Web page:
Halloween Endurance Test: Twitches (2005)

I don’t want to say Disney’s not prepared to make horror movies, but Twitches is a mess. First there was the trailer on the Halloweentown DVDs. A variation on the old “Who’s on First” routine, the trailer had stars Tia and Tamera Mowry talking about how they are twin witches. Hence “Twitches.” Get it? ‘Cuz if you didn’t, they were set to repeat 90 more times. “Twitches; twin witches!”

When I finally broke down and bought a copy, within five minutes of starting the movie, characters were hopping around dimensions. And running from evil clouds. The Sister, Sister twins play Apolla/Camryn (Tamera) and Artemis/Alex (Tia) here; twins born on Halloween-one aligned with the sun, the other the moon. They each have a separate power that’s sort of related: Apolla is a gifted artist, and Artemis a writer.

To escape the aforementioned ominous-looking storm clouds that have invaded their home diminution of Coventry (okay, you have to love that name!), helpers split Apolla and Artemis apart; launching them into another dimension. Where, 21 years later, they’re reunited and quickly realize they’re related. And witches.

Artemis: “I’m driving in a Porsche with my twin sister. Magic truly seems to be the logical explanation.”

That, my friends, is how they figure out how they’re connected. 20 minutes earlier and they were both only children. Immediately after meeting, they’re certain they were separated at birth. 20 minutes after that, and they’ve pieced together their Coventry history from all the short stories Artemis writes when she wakes up. Apparently her dreams are actually the dimension’s history replaying in her head.

(Amazingly, 20 minutes after that, and Apolla tells her adoptive mother about her twin sister and other-dimensionality. Her adoptive mom naturally accepts this; without a hint of hesitation or “I’m gonna make my daughter take a piss test”-type sentiment.)

The epic "What.Ever.Loser" signing showdown.

This reliance on dreams to explain away the present makes one wonder, if one girl can relive the past perfectly, while the other can only draw pictures from the impressions she’s received, wouldn’t there be some jealousy involved? I mean, one sister obviously got screwed in the “powers” department. Here’s a pencil drawing of the alternative dimension that my sister is going to tell you everything about. Surely you don’t need me anymore, but then would we still be twins? Twins with magical powers?

Discussing their memories of childhood, the sisters discover that their biological father is dead, but their mother is missing. A rift develops when Artemis wants to track down their mother, who they find out is being hunted by “the darkness,” and Apolla who just wants to go back to her adoptive parents.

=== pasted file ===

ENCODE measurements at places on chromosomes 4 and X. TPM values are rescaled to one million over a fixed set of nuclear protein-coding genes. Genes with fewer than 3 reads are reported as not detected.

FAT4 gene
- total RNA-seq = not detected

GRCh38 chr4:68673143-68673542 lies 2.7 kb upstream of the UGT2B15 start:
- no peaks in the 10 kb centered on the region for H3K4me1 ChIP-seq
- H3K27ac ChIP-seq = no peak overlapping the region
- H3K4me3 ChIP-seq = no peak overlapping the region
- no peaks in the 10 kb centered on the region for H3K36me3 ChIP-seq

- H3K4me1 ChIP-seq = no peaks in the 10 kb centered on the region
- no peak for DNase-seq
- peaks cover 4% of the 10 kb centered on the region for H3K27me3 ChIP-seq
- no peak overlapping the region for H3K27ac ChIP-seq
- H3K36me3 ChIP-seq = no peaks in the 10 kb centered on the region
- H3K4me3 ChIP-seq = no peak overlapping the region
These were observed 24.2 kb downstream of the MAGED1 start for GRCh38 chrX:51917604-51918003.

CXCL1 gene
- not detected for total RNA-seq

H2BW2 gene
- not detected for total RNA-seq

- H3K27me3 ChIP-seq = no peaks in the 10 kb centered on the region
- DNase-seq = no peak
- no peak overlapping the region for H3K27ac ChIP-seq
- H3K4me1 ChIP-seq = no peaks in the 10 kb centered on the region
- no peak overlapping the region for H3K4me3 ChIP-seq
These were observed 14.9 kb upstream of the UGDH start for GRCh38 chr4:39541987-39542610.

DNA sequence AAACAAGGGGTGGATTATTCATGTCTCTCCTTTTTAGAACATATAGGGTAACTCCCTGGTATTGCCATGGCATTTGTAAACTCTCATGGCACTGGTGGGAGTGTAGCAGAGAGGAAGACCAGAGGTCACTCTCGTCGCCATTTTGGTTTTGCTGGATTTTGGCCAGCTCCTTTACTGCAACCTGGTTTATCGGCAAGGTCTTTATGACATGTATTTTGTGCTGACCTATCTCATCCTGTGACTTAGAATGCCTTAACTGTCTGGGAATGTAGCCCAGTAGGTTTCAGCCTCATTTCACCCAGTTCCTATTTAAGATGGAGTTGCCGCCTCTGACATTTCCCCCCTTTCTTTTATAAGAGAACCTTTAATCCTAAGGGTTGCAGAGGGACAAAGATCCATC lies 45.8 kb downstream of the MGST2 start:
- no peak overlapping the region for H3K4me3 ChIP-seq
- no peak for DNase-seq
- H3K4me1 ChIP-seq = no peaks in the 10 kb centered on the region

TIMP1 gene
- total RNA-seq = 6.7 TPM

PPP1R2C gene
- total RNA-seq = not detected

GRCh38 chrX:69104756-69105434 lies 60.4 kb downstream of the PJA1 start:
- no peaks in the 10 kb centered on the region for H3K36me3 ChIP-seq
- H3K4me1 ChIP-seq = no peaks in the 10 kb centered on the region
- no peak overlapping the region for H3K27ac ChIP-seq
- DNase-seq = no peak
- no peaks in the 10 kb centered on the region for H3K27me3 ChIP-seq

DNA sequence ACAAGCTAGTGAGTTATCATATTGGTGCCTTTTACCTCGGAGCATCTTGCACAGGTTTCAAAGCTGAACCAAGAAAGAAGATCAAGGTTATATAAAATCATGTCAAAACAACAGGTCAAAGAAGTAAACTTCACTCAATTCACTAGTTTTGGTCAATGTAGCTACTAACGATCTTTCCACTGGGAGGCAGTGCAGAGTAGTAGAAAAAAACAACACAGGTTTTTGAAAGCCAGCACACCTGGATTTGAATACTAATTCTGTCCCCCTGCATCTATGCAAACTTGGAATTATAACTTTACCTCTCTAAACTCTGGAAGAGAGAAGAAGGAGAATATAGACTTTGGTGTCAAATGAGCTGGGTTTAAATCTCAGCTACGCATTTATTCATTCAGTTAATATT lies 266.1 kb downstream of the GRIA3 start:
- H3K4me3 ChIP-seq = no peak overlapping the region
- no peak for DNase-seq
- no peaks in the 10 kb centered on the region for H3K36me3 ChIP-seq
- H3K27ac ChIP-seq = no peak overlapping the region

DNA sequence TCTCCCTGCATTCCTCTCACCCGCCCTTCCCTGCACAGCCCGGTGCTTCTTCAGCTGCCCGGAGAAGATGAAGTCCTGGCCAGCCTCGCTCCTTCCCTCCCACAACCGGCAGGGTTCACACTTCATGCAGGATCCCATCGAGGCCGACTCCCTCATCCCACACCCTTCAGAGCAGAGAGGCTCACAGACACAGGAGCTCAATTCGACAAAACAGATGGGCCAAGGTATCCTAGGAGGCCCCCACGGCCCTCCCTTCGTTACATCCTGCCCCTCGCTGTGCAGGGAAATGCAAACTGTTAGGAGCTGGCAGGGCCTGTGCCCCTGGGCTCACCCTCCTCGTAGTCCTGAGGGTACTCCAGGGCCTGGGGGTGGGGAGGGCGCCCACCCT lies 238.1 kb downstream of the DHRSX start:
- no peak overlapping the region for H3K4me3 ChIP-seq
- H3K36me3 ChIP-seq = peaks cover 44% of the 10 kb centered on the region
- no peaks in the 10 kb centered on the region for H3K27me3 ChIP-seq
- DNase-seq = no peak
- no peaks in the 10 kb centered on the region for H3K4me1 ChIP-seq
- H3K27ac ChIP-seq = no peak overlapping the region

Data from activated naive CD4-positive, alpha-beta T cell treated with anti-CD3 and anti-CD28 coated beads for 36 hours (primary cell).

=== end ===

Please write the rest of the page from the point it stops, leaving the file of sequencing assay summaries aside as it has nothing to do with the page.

This is the scariest "bad guy" in the film.

Okay, I understand this is a Disney movie, and as such isn’t going to be on a Entrails of a Virgin-level of debauchery. But no conflict at all? The only instance of “conflict” here is the sisters’ disagreement over whether they should find their birth mother. The “evil” cloud of “darkness” is feared just ‘cuz it is, not because of anything it’s done.

I don’t know whether I should be shocked and impressed, or shocked and dismayed. Making a film with absolutely no antagonists is quite a risky move. Were they banking on everyone being scared of losing their own mothers?

The climatic showdown is anything but. The dark clouds circle overhead as the sisters hold hands and chant slogans about love. Which causes balls of energy to fly up, eventually dispersing the cloud. The end. (There’s also a double-cross around this time, from a character so inconsequential that you’d be hard pressed to remember who he was.)

Lack of “action” aside, it is interesting that watching Twitches made me ponder how witches might be one of the “horror” genre’s last remaining outpost’s for genuine scares. Vampires are everywhere, and werewolves, well, werewolves try real hard to be scary. But other than the pedophile-bait the Craft, not much has been made with witches. I mean, I assume the infamous Halloween III: Season of the Witch has something to do with witchcraft, but I don’t ever plan on finding out. (Not due to its awful reputation, but mainly because I’m not a fan of the “good” Halloween films either.) I guess you could make a case that the Satanist portion of Paranormal Activity 3 has a witchcraft-y angle though. Which would make that film perhaps the king of this particularly small hill.

—More Teen Witches, Fuck It, Twitches—

Twitches Too

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